Can the Government Join the 21st Century?
September 12, 2017
The new fascination with social media. I don’t get it. People (i.e. the media, politicians, appointees) are all running around surprised at the prevalent use of social media as a means of calling for help and generally communicating during Harvey and predicting it will be the same as Irma wreaks havoc on the southeast.
Hello?! Has everybody forgotten that since – oh I don’t know, 2007 or so people have turned to social media. Virginia Tech saw the widespread use of Facebook. Wildfires in the west over the last decade have all involved a huge social media presence. Superstorm Sandy anyone? Have we all become so focused on the “now” and our phones that we can’t remember a couple of years back? Sadly the answer is apparently yes, and that’s a whole other topic to explore and why that’s bad all the way around.
Social media – or rather it’s slower cousin, blogging, was the catalyst that drove me to institute one of the first social media programs in emergency management when I was the Deputy at San Francisco DEM back in 2008. Costco Busan – a classic tale of ship hits bridge and oil pours into water – taught us that we could NOT ignore what was happening on the internet. People talk.
If you’re not part of the conversation (yes, I’m looking at you government) you’re going to miss out.
In the past week I’ve been interviewed twice for stories on this topic. Once for NPR’s All Things Considered and just a day or so ago for USA Today. In both cases the reporters were a) surprised that government doesn’t actively watch social media for distress calls, and b) that social media use was so prevalent. The only factor that makes social media use in Harvey so much more “prevalent” is the sheer scope of the disaster and the numbers of people using it.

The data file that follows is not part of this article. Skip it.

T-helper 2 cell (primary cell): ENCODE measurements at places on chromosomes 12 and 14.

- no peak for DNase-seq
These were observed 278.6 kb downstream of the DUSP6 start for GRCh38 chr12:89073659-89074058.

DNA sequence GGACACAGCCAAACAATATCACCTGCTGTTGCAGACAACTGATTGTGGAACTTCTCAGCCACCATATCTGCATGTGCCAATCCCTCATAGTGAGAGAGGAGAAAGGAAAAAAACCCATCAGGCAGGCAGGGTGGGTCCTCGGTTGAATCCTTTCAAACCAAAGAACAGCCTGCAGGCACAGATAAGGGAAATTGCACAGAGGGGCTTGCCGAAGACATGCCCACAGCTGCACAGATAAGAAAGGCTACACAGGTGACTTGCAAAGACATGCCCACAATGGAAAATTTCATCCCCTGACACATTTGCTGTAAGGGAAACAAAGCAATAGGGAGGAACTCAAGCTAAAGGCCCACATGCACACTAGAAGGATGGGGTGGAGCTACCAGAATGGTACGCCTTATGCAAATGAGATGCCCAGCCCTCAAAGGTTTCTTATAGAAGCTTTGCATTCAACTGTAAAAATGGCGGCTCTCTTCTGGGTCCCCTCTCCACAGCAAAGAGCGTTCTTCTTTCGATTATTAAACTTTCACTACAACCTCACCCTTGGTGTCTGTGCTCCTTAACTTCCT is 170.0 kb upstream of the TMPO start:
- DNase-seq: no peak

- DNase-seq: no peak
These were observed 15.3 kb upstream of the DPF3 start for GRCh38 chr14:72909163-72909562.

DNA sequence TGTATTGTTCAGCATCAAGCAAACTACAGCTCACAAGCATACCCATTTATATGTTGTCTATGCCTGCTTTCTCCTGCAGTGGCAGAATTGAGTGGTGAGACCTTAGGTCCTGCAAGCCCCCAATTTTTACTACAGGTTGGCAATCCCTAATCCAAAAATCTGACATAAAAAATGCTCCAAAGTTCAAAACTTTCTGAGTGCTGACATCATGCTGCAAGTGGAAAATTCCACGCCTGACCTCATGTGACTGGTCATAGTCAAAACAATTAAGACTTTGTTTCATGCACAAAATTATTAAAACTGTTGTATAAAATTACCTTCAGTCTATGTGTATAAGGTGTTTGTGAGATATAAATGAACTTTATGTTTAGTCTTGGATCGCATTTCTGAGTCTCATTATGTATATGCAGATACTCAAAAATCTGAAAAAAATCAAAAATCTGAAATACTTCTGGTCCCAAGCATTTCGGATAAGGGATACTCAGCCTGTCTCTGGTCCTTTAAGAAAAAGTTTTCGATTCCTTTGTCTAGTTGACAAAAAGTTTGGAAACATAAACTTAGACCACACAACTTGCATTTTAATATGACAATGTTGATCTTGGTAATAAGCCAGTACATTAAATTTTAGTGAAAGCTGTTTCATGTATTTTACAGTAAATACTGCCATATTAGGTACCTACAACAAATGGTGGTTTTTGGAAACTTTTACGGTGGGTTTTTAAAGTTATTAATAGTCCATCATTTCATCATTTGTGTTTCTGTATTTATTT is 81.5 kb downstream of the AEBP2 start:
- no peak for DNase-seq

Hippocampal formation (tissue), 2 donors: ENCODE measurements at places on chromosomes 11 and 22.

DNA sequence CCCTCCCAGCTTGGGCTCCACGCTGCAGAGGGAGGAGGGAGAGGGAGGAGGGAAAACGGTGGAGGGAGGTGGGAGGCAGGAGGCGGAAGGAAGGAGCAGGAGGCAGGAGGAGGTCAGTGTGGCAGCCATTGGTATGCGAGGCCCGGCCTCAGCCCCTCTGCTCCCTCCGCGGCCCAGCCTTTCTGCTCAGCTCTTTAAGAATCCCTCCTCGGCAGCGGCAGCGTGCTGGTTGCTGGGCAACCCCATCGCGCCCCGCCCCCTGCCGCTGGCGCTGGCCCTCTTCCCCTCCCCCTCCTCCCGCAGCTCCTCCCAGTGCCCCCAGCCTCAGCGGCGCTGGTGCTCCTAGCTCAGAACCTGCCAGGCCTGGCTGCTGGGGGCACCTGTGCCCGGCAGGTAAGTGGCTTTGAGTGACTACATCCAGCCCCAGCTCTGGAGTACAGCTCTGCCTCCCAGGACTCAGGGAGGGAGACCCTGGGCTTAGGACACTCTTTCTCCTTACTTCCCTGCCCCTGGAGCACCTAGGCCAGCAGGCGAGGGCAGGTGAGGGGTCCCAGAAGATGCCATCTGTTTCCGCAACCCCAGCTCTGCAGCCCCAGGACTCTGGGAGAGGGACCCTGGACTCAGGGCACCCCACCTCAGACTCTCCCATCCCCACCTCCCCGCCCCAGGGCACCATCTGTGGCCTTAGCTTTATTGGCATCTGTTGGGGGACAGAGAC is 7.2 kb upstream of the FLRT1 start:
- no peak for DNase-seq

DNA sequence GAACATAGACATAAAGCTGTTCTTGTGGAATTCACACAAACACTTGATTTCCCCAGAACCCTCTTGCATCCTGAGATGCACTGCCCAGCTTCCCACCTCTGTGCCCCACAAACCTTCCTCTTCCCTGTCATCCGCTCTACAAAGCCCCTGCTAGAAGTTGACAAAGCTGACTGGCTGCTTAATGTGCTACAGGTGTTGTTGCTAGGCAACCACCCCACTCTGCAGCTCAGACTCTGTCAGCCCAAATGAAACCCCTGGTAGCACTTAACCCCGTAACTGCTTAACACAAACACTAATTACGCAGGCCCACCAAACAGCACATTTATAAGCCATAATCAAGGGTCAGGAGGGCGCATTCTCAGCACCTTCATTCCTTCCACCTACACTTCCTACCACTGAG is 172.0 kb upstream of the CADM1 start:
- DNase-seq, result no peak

“Communities have been doing this stuff as long as you’ve had humans,” says Dudgeon. “Social media, as far as I’m concerned, is a force multiplier for the inherent good of the community.”
Now before y’all go sideways and want to argue about it I will concede this: the way social media is used and number of actions driven by it has evolved. Why wouldn’t it? Social media is fully integrated now and people are developing more sophisticated ways to utilize it – like self-directed resource allocation in the ad hoc world of convergent disaster relief.
The bottom line here is that government must get up to speed with society at large. People are going to reach out on social media, and while I’m a huge fan of the Cajun Navy and the countless other relief movements sometimes the best resource is an “official” one. It’s ridiculous to tell people the only way to reach government resources is make a phone call.
We might as well tell them to send a pigeon.
Is this a hard problem? Yes. Should we be working like hell to solve it? Yes. So here’s a suggestion: Instead of spending millions every year on Homeland Security grants that are largely used by the states and big cities for “sustainment” (aka salaries and maintenance of stuff they bought years ago), which was never the intent of said grants, why don’t we cut the entitlement spending a bit and put some effort into solving bigger, systemic problems – like effectively integrating social media as a communications platform into emergency response.
The technology exists. NextGen 911 is a thing – deployed in a few areas. With some colleagues I’m starting a(nother) project to look at AI as a way to better manage the data coming in. What’s needed is some leadership and a Moonshot Goal so we can stop being “surprised” by what’s happening every day.
I mean really – the President of the United States is on Twitter…one can argue the value of that all day long…but nonetheless it’s kind of clear sign that social media is an accepted, integrated communications platform and government needs to stop fretting and take action.
People are literally dying as a result of government’s inability to keep pace. From Congress to every city council – you all owe a huge debt of gratitude to every person who sees the social media flare and channels it to somebody on the ground who can take action. People will help each other. I firmly believe in the good of community. However, that does not mean government should be allowed to abdicate its responsibility to keep the peace and protect lives and property. That’s the compact you made with we the people when we agreed to be governed by you. Get on it, or get out of the way.